Bringing a Baby into the World at the Cost of the Mother’s Health

By Dr Nahitun Naher


There are so many special days we celebrate throughout the year that nowadays they do not create enough excitement. But among these plethora of special days, Mother’s Day is unique as it is a reminder to all to acknowledge and honour one’s mother. This should not only be a one day celebration, rather a mantra in our lives. Mother’s Day is the perfect time to talk about motherhood and maternal health and to express love and gratitude to the most unconditional bond between two human beings.

From my personal experience, the day when my son was born there was an overnight shift in all the equations and dimensions of my life. However, the journey towards motherhood is not an easy one to trail; motherhood is difficult and the amount of physical and emotional stress it places on a woman is not an easy one to endure despite that fulfilling experience of bringing a life into the world. 

According to the World Health Organization (WHO), more than 135 million women experience pregnancy and childbirth each year. One of the lesser discussed topic are the issues a woman will face during this experience.

Maternal health refers to a woman’s health during the period of pregnancy, childbirth and postpartum. For many women around the world, it is also associated with ill health and sometimes even life threating complications. Although the global maternal mortality ratio declined 44 per cent from 1990 to 2015 (as per UN inter-agency estimates), 830 women will die every day from pregnancy and child birth related complications. Unsurprisingly, 99 per cent of these deaths take place in developing countries, with a higher rate in rural areas and with an even higher rate among young adolescent mothers. 

The five main causes of maternal mortality are severe bleeding, infection, unsafe abortion, hypertensive, and medical complication in pregnancy. Out of the 135 million women who give birth per year, nearly 20 million of them suffer from various complications even after birth.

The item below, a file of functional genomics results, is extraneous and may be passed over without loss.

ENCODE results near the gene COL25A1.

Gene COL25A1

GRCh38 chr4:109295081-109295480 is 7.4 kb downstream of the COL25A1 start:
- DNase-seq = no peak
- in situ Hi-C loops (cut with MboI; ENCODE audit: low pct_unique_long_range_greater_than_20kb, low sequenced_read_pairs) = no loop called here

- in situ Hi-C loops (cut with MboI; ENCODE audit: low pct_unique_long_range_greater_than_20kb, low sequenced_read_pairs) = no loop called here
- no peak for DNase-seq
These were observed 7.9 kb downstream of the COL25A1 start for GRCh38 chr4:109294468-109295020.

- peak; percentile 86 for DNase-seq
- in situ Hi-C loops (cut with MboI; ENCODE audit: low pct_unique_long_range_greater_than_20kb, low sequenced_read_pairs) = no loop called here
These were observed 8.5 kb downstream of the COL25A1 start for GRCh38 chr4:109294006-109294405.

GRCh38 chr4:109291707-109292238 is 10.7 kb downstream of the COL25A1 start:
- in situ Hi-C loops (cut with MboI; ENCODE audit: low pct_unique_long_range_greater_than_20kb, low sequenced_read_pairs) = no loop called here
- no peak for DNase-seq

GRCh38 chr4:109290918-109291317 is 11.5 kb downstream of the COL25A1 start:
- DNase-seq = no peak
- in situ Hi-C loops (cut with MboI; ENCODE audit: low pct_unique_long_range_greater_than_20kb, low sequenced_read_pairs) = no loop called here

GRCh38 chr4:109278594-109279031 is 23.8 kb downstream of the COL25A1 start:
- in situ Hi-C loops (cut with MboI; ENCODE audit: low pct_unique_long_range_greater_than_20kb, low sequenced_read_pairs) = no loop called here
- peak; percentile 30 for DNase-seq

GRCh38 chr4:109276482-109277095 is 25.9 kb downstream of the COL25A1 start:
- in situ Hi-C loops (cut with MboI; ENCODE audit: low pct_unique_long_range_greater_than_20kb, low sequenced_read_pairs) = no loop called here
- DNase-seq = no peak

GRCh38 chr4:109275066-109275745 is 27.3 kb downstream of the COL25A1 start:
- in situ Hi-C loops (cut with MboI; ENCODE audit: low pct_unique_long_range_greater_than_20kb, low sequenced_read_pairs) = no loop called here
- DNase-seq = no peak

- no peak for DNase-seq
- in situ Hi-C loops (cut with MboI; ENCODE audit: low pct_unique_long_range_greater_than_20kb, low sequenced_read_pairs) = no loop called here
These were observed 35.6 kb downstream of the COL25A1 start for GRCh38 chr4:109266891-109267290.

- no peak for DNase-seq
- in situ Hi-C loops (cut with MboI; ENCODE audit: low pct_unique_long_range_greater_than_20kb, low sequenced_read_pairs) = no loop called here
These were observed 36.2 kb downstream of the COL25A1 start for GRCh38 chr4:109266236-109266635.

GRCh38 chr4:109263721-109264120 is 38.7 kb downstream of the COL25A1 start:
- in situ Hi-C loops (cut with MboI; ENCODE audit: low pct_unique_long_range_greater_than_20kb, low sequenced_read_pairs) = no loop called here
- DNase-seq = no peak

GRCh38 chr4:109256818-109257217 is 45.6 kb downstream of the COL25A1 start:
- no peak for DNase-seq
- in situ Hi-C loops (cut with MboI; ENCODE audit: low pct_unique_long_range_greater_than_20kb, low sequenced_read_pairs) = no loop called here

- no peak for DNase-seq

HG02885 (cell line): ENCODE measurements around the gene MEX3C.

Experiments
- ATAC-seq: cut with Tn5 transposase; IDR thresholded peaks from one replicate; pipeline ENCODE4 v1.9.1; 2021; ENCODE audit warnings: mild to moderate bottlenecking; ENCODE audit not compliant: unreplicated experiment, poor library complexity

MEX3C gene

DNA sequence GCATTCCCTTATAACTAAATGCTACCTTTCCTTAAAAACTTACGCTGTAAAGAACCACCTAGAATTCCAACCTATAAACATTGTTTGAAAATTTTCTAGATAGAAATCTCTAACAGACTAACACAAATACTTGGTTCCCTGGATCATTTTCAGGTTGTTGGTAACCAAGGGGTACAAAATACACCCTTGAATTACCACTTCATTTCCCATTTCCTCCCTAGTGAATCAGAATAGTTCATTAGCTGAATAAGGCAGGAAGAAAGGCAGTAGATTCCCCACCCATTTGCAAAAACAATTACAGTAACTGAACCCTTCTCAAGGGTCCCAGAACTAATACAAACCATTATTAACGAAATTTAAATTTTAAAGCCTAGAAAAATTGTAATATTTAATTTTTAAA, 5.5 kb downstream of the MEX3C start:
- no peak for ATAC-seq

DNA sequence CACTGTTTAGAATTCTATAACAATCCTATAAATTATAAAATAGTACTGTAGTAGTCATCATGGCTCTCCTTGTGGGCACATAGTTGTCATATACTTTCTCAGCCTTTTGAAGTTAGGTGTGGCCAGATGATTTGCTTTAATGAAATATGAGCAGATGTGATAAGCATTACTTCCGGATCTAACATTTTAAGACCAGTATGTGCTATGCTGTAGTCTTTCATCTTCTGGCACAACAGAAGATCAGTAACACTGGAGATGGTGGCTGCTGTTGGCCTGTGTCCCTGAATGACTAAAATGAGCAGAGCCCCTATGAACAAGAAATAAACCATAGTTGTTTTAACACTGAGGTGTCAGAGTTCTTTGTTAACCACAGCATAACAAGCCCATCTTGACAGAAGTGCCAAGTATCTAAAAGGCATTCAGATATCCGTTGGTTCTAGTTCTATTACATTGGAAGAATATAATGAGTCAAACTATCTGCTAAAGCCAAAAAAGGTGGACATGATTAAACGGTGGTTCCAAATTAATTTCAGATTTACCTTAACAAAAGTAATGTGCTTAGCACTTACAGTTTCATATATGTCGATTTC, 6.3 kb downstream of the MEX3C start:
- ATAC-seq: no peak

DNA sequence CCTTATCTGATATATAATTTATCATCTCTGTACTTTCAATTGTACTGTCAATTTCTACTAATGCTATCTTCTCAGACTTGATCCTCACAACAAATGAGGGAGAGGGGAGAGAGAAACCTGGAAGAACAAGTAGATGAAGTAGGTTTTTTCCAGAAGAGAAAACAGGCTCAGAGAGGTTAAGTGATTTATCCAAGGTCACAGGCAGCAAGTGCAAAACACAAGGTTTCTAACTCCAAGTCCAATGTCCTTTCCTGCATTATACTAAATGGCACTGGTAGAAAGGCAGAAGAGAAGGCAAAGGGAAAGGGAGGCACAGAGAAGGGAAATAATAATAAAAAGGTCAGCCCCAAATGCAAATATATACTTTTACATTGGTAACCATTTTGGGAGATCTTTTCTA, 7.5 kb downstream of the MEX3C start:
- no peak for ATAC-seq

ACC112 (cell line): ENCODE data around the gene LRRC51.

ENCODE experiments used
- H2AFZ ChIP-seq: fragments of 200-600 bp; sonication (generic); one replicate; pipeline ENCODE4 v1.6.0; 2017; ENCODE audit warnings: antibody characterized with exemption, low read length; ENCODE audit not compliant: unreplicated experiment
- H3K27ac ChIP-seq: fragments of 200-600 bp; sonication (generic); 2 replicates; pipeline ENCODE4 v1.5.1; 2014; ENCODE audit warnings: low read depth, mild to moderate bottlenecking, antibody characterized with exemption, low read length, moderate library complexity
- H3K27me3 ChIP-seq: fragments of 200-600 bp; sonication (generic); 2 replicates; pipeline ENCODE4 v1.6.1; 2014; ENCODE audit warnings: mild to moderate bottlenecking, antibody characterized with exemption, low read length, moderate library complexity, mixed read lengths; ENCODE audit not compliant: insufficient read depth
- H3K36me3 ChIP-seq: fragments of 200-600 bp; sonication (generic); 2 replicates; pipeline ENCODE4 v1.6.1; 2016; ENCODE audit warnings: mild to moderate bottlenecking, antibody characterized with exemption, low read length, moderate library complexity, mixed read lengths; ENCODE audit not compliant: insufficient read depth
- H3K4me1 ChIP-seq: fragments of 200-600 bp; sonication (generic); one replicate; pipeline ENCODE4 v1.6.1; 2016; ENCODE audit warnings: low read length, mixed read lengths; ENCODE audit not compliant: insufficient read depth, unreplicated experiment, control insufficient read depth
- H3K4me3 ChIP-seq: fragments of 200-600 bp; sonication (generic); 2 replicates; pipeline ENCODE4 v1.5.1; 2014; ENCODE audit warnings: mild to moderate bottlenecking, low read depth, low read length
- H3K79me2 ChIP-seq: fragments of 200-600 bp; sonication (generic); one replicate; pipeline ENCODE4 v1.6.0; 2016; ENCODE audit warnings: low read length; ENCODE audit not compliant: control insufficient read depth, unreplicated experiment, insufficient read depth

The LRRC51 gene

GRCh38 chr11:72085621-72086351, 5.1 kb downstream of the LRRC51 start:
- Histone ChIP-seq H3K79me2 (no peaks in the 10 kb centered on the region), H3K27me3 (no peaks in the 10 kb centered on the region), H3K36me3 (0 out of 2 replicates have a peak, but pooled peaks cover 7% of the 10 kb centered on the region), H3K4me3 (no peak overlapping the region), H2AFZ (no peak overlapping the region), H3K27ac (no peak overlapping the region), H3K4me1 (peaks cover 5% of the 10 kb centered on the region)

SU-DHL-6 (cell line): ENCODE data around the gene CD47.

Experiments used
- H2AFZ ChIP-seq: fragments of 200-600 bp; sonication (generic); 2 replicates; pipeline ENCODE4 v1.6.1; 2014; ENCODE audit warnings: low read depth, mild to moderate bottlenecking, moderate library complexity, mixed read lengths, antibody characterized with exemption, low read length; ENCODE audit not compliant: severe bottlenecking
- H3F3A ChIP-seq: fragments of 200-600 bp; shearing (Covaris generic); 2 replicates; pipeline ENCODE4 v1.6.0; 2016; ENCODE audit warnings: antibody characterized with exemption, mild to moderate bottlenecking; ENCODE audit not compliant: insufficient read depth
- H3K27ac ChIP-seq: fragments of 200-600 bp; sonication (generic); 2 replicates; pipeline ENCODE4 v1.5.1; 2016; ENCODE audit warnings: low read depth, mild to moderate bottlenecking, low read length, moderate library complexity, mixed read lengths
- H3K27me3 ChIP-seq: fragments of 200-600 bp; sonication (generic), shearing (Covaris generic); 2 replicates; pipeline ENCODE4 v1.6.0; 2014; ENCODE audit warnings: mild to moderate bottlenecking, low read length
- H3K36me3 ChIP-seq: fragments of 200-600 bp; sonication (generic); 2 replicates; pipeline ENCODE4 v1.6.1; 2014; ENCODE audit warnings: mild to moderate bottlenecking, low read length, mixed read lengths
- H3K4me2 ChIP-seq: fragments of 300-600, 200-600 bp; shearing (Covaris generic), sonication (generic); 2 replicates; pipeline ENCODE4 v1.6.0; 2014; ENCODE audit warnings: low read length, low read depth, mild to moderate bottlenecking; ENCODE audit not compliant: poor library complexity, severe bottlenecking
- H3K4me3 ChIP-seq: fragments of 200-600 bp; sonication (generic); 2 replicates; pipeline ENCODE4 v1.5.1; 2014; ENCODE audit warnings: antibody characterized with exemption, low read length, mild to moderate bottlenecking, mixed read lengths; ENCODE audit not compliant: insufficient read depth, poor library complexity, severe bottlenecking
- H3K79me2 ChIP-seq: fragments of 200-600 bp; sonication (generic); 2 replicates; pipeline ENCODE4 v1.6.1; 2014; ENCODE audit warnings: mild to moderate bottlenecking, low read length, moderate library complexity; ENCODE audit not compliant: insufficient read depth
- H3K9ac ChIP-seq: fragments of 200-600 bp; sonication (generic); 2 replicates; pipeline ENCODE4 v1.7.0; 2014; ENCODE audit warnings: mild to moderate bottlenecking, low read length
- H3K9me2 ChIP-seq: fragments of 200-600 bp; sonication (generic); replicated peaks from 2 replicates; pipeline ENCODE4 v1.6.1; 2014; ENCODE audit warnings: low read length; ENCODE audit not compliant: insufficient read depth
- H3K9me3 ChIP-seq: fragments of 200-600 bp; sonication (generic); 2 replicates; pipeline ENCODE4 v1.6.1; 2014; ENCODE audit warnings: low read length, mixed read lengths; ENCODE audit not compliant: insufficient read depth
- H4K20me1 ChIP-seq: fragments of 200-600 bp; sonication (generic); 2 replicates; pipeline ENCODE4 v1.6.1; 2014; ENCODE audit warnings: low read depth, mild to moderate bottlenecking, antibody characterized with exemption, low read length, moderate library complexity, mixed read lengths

Many of these mortalities and morbidities can be prevented through skilled care and delivery, however shortage of qualified health workers to provide these services remains a major obstacle in ensuring safe motherhood (WHO).

Bangladesh has made significant improvements in maternal health in terms of achieving Goal 5 of the Millennium Development Goals (MDG). As per the United Nations and WHO, the maternal mortality rate in Bangladesh is 176 per 100,000 live births (2015) with an annual rate of 5.9 per cent reduction from 2005 to 2015. Multiple factors contributed to this achievement, primarily the government’s strong commitment to highlight maternal health as a national priority.

Despite the achievement, the number of skilled birth attendants present during delivery is still below the national goal of 55 per cent (it is currently 42 per cent). On the other hand, the high rate of unnecessary Caesarean sections (23 per cent in 2014 despite the WHO recommendation of 10 to 15 per cent) reflects an imbalance in terms of utilisation of maternal health services. The government institutions, private organisations, and NGO’s including BRAC, are producing midwives towards so as to bolster the maternal and new born healthcare services available in Bangladesh. 

However, while the country is making strides in promoting better maternal healthcare services, it is also hampering progress due to the high rate of child marriage and adolescent pregnancy – a new law was recently passed which allowed a marriage to take place between parties under the age of 16 due to “special circumstances”.